In this chapter, we showed that developing and using sounds AI applications in education is a complex endeavour that needs interdisciplinary, multi-stakeholder actors to collaborate in non-linear dynamic approaches to innovation. This approach will help to overcome system-level failures related to the departmentalisation of different actors and, too often, linear approaches to innovation that ignore the end-user perspective in educational innovation. These system failures stand in the way of digital innovation in the education sector, which is problematic in the AI era. The development of hybrid human-AI technologies in the educational field can improve human learning and teaching and support the needed upskilling of humans. The need for an upward movement towards higher levels of automation in education is acknowledged by international stakeholders, but the current innovation ecosystem is insufficiently equipped to realise this task.

We argue that the advancement of AI in education can only happen in collaboration with end-users to ensure uptake and future scaling of new technologies in school. The emerging understanding of responsible use of AI in education needs an interdisciplinary scientific perspective, including learning sciences, educational psychology, teacher professionals, computer scientists, AI scientists, philosophers and embedded ethicists as well as lawyers. A highly interdisciplinary scientific field combining these disciplines could be envisioned to fully understand upskilling in the AI era and how AI in education can facilitate the transition to teaching skills for the future to young learners.

We discussed how multi-stakeholder approaches address challenges to improve developments of AI in education in a promising way. Critical components are a rich and diverse ecosystem, a common language, and active involvement of governments to drive upward progression. Different innovation labs and expert centres already explore this idea and the study of different approaches will help countries to move forward. These different initiatives address the needs of different stakeholders and make different choices a to the key focus, depending on the actor(s) in the main driving position of their innovation ecosystem. All these initiatives highlight the need for (and possibility of) capacity building in this domain to help educational institutions, industry and science to make collaborative progress. Transitional boundary crossing in multiple forms is essential to move forward and structurally rethink how we learn as humans, teach for upskilling, and how AI will affect education in a positive way.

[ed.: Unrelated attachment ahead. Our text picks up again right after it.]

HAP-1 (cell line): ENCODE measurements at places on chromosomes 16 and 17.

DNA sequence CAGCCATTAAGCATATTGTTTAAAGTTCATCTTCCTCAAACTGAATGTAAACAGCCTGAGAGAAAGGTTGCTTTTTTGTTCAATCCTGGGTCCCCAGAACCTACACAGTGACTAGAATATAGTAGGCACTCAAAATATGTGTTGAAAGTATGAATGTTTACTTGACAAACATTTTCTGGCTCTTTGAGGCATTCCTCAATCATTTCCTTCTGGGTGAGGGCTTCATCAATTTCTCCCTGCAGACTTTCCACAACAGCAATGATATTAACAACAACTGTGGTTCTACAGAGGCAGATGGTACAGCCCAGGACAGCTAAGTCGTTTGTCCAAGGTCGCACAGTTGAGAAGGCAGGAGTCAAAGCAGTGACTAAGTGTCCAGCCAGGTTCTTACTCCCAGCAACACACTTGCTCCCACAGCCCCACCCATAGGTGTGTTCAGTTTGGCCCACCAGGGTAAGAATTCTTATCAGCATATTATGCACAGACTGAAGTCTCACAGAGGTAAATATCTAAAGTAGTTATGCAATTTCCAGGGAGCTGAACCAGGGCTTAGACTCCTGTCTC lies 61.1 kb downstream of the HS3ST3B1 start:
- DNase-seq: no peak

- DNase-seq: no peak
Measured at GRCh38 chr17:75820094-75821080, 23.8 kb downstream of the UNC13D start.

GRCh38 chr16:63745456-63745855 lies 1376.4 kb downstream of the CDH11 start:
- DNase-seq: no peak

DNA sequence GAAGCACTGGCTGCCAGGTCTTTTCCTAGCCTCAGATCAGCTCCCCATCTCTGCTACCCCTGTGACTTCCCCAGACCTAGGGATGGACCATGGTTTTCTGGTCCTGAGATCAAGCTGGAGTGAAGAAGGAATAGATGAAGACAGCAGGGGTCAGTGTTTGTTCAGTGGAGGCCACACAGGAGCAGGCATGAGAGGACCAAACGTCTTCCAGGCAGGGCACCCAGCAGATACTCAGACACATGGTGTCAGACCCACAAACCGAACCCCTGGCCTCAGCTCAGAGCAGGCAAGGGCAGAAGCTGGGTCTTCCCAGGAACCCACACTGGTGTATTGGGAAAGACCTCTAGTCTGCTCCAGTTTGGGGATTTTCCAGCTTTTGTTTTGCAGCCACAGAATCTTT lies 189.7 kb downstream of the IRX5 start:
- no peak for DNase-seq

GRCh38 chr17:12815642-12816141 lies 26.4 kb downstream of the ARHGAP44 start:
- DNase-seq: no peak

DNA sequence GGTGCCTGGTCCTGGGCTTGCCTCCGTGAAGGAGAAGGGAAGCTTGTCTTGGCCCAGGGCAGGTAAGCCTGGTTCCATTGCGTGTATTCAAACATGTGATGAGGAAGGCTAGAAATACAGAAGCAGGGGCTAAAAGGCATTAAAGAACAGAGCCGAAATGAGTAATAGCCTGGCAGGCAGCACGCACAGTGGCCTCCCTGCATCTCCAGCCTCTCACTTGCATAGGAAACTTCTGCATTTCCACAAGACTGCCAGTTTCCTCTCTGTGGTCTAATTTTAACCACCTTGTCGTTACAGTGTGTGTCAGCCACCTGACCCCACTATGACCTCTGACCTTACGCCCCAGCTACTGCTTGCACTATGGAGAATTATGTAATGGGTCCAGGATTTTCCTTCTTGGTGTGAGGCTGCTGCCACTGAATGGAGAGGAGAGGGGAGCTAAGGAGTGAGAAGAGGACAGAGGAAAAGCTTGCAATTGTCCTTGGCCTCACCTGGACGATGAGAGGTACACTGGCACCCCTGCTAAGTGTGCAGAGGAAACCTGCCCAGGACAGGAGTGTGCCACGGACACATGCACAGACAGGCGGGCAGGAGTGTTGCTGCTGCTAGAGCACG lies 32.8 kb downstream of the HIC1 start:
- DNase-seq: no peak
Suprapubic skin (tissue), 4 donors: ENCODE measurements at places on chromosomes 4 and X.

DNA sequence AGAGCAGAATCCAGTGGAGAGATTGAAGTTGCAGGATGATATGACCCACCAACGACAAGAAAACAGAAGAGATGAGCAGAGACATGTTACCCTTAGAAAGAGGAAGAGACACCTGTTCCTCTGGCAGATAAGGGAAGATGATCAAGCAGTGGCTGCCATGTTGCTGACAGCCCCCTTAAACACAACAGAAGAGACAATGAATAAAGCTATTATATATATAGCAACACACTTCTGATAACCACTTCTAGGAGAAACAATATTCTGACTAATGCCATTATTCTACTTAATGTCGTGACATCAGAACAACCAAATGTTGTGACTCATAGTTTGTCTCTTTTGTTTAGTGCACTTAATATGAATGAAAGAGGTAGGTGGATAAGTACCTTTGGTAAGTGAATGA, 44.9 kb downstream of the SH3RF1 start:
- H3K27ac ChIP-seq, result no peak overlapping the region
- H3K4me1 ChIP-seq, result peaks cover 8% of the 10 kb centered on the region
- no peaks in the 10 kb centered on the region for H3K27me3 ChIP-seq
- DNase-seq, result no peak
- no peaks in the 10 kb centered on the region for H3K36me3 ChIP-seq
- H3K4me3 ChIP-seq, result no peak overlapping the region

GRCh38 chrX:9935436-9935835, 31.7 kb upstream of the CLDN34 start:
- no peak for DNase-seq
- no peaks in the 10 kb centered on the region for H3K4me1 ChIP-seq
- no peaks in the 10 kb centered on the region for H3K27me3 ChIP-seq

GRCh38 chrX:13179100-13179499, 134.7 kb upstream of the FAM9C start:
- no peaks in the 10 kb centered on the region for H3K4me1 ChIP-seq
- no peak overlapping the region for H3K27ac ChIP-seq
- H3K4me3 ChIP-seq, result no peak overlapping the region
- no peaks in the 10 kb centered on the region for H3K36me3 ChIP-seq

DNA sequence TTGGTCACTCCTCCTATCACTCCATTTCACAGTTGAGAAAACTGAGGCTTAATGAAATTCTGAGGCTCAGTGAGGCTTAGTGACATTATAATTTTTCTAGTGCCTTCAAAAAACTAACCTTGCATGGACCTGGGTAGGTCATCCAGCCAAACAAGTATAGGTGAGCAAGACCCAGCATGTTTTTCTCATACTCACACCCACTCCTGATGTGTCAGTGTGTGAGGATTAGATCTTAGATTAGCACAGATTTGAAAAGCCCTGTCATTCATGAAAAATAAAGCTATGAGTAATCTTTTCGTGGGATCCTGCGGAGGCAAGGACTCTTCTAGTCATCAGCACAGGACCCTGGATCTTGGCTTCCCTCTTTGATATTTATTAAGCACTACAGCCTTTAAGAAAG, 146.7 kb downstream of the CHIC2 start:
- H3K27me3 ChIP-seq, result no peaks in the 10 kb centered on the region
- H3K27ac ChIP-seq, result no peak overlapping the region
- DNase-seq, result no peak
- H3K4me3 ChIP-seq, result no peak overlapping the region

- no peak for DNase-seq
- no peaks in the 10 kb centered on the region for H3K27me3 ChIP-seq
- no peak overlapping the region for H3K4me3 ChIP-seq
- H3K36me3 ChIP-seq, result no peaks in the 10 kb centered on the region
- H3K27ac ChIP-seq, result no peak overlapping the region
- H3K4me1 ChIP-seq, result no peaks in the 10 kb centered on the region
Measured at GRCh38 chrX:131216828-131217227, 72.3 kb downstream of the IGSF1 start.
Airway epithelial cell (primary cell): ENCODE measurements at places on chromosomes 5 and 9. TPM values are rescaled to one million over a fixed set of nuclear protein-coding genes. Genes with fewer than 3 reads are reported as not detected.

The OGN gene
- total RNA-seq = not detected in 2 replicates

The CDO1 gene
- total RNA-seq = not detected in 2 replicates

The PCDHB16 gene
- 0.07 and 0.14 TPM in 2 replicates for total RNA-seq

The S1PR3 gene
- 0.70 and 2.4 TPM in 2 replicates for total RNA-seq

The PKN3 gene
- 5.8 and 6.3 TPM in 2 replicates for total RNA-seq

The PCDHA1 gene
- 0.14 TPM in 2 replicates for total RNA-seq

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Strategic partners are four knowledge institutions: Radboud University, University of Utrecht and Maastricht University and HAN university of applied sciences, three schoolboards: Lucas Education, Klasse and Quadraam and two business development centres Oost.nl and Brightlands. NOLAI located at the Faculty of Social Sciences of Radboud University.

The Dutch National Education Lab for Artificial Intelligence (NOLAI) aims to develop innovative intelligent technologies that improve the quality of primary and secondary education. The goal is to develop innovative prototypes that use artificial intelligence and develop new knowledge on responsible use of AI in education.

Between 30 to 40 people will be working at NOLAI and each year 10 to 20 co-creation projects are funded. The institute has an initial funding form the Dutch National Growth Fund of 80 million for the duration of 10 years and a follow reservation for business development and upscaling of evidence based prototypes of 63 million.

  • articulation of needs with educational institutions

  • co-creation of innovative use of AI in education

  • business development of evidence based prototypes

  • knowledge transfer and development to schools and business

  • primary and secondary education

NOLAI has two main programmes: the co-creation programme and the scientific programme. The co-creation programme develops innovative prototypes and applications of AI in co-creation with schools, scientist and business. Each year 10 to 20 new innovation using AI in education will be supported in this programme. The scientific programme develops knowledge on pedagogical-didactical, technical, infrastructural and ethical aspects of responsible use of AI in education. A team of professors, post-docs and PhD develops interdisciplinary knowledge on AI in education.